post #13 of 25
Thread Starter 

Great info provided!  Splitter -- especially appreciate your feedback and see your points!  Have used a P&S until now but excited about the small amount of experimentation I've done!

 

If I want to do reference photos (potentially to attempt to paint) and I'm seeking the maximum amount of detail, any recommendations?

post #14 of 25

I have a Nikon P310 point & shoot that I carry when skiing. It doesn't take as nice a shot at my DSLR but still affords me the creative control I want. Beyond that, my phone camera is good enough. When I'm skiing I hate to make others wait while I compose a photo; it's usually a quick snapshot or two and off we go. You might also consider the 4/3rds cameras like the Nikon 1 series.

post #15 of 25

The Nikon 1 is not a 4/3 camera. It has a 1" sensor, like the RX100.

 

In any case, most people find changing lenses a bit of a chore while on skis. The Nikon 1 is an interchangeable lens system.

 

As for phones vs. point-and-shoot vs. 4/3 vs. DLSR: Sensor size is generally directly proportional to image quality (IQ); i.e., IQ gets better as the sensor gets bigger.

 

Big caveat: For many (even most) people, it doesn't get enough better to matter all that much, especially for web display. Witness the number of posts saying the photos from the phone are good enough.

 

Why then do people bother with big clumsy DSLRs or even mirrorless system cameras? In many ways, they're kind of a pain. They're big, they get dust or moisture inside when you change the lens, true DSLRs have lots of moving parts to break, they're expensive, etc.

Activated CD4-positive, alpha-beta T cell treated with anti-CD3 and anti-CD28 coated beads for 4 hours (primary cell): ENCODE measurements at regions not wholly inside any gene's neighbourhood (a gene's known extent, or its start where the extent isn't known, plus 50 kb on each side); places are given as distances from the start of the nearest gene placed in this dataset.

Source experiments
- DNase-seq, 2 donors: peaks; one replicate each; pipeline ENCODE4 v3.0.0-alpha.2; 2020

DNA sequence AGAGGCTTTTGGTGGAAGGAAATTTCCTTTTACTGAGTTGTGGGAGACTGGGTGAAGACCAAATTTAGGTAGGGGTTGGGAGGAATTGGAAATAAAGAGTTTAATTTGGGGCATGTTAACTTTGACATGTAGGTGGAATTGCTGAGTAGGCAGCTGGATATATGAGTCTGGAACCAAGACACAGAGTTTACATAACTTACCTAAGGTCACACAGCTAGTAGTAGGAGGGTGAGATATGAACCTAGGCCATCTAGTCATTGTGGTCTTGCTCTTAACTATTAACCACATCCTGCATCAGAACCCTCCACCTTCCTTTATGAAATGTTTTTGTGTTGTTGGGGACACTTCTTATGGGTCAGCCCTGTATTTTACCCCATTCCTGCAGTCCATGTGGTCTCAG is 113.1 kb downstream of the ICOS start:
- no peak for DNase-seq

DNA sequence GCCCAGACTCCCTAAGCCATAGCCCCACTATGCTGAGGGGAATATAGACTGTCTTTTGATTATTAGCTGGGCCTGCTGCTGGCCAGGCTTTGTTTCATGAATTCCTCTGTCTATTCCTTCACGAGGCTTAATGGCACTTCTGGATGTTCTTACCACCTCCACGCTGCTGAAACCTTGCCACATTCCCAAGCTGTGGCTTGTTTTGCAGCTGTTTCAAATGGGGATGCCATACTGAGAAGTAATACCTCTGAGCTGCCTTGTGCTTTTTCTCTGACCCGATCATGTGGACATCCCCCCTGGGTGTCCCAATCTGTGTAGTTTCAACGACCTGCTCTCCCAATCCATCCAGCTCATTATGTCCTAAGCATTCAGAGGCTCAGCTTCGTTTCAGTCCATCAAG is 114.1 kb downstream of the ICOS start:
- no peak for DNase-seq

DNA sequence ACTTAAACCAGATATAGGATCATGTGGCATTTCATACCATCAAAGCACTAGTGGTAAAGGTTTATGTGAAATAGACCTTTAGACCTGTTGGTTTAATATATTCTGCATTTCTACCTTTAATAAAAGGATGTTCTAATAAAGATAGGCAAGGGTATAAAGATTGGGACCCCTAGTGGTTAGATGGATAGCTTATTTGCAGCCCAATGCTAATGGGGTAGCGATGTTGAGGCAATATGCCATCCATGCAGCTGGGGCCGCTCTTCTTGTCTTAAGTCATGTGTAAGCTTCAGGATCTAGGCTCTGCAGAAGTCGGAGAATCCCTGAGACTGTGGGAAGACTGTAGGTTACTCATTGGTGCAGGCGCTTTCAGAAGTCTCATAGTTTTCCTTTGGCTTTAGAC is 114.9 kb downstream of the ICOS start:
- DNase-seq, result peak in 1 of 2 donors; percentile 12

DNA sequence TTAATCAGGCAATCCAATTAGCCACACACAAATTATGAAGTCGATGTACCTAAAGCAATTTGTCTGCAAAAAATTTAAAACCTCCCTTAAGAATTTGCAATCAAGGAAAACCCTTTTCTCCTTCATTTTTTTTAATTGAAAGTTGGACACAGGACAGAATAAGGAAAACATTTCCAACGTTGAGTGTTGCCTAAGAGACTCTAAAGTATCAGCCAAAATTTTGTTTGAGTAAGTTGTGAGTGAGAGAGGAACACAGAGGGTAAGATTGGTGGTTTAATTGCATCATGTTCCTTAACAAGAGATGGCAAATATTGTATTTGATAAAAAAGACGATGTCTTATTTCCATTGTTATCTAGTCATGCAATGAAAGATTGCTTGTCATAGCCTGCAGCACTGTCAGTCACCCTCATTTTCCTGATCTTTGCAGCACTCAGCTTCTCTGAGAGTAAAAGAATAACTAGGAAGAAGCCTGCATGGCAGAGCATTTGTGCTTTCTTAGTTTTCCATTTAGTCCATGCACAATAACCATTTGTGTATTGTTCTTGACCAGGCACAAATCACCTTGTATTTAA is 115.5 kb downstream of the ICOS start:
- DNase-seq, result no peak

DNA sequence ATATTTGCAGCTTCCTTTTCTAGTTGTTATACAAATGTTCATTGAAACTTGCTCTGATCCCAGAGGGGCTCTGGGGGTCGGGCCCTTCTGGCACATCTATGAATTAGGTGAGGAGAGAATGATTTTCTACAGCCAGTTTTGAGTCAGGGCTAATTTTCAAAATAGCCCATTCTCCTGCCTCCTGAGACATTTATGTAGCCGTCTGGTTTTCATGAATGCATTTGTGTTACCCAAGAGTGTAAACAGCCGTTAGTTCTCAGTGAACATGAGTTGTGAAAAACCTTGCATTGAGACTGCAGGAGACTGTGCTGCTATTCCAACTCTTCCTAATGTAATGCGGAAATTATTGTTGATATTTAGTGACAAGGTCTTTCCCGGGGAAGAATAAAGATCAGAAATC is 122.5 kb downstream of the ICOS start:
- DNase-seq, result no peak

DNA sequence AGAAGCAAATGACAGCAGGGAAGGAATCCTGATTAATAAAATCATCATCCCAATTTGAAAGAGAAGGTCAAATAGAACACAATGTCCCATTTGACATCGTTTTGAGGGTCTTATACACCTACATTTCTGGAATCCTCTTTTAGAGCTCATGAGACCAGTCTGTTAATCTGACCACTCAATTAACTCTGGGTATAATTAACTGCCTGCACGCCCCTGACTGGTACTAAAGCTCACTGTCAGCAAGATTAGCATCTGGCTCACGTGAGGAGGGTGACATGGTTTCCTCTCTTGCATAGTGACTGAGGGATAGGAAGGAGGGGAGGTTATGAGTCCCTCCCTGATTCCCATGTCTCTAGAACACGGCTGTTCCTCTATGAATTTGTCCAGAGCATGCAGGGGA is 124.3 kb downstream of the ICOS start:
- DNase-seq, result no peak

Well, image quality is still a big reason for critical or challenging images. I have one over in the "Photo of the Day" thread that definitely didn't come from an iPhone, or even an advanced P&S. My DSLR captures 14 bits per color, and I needed 'em all! Of course, the JPEG still has 8 bits per color, but I at least captured more information so that I could better control the final JPEG image. Of course, whether I did a very good job with it or not is a matter of opinion.

 

Another big reason is control and choice. Although many P&S cameras (especially long zoom "bridge" cameras) offer manual control of aperture, shutter speed, etc., none offer the control of depth of field offered by a large sensor. Without this control, it may be difficult to isolate the primary subject from its background. A phone may not even offer exposure compensation. You push the button and get what you get.

 

Another reason: Focus speed. Many advanced P&S cameras, as well as mirrorless system cameras, are getting better in this department. My little waterproof P&S can crank off 4.5 frames per second, if I'm not asking it to follow focus on a moving subject. A number of cameras are significantly faster than that. Many different types of cameras today can achieve accurate focus on a still subject in good light in a fraction of a second. However, no P&S, and, so far, no mirrorless system camera, can repeatedly focus on a moving subject as quickly and reliably as a DSLR. Even the expensive mirrorless Olympus OM-D E-M5 (US$1100+, body only) has difficulty focusing on moving subjects. This issue tends to greatly reduce the number of "keepers" if you're trying to get action shots. You'll get some good ones, and maybe that's enough, but you'll get a lot of out-of-focus ones, too. And entirely too often, one of the out-of-focus shots would have been the best shot if it had been in focus.